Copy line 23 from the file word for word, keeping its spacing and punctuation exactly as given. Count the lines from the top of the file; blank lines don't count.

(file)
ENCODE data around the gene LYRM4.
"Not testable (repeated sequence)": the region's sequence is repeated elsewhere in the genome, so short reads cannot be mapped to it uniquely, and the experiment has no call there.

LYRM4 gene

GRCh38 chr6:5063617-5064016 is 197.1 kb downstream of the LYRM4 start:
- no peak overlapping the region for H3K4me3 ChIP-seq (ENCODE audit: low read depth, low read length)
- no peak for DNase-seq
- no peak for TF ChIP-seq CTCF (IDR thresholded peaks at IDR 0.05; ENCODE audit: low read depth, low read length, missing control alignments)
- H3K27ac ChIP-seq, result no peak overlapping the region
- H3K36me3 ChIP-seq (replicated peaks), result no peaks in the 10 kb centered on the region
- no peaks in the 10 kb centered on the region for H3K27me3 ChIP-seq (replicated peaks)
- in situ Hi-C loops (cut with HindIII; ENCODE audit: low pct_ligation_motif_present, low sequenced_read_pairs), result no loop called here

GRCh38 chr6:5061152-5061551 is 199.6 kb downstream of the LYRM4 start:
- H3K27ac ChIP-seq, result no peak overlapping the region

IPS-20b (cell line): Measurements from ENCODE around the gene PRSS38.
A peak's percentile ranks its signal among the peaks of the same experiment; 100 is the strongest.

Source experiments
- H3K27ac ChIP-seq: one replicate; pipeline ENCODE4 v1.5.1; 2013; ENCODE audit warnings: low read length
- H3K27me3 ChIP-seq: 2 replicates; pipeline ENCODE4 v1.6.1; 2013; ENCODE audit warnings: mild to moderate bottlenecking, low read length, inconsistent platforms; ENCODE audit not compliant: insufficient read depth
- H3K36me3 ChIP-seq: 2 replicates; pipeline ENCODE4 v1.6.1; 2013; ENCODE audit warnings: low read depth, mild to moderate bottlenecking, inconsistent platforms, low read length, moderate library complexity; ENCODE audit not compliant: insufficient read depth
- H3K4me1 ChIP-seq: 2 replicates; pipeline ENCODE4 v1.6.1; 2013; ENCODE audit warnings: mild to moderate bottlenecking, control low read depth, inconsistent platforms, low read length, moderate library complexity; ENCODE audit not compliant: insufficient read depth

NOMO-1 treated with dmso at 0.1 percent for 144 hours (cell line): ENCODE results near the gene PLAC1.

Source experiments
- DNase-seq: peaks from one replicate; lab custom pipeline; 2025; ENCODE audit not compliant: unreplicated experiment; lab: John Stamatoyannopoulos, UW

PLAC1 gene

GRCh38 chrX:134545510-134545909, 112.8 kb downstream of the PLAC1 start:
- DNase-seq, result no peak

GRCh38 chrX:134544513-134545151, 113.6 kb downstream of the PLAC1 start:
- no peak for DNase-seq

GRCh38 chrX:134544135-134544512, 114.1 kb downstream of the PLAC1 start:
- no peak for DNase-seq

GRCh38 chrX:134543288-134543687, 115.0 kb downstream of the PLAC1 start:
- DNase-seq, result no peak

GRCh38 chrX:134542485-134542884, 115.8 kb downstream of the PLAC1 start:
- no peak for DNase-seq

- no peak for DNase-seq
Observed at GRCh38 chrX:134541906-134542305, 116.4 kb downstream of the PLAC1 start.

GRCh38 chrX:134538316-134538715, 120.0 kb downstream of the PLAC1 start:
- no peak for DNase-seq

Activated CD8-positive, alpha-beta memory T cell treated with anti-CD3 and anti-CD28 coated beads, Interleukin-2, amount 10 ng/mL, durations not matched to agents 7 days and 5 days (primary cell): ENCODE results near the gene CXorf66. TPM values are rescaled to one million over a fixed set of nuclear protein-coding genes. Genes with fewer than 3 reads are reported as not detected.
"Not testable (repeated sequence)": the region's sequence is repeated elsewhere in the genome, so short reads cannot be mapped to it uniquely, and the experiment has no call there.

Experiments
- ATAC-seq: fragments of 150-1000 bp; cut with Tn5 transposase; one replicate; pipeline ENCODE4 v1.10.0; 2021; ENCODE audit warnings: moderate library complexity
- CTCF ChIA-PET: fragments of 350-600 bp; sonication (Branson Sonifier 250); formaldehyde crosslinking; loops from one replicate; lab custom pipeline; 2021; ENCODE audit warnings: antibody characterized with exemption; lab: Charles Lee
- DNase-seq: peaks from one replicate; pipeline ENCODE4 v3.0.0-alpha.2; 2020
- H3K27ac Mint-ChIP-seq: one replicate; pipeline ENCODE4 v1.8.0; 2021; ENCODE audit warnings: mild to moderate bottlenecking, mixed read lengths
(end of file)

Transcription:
- DNase-seq: peaks from one replicate; lab custom pipeline; 2025; ENCODE audit not compliant: unreplicated experiment; lab: John Stamatoyannopoulos, UW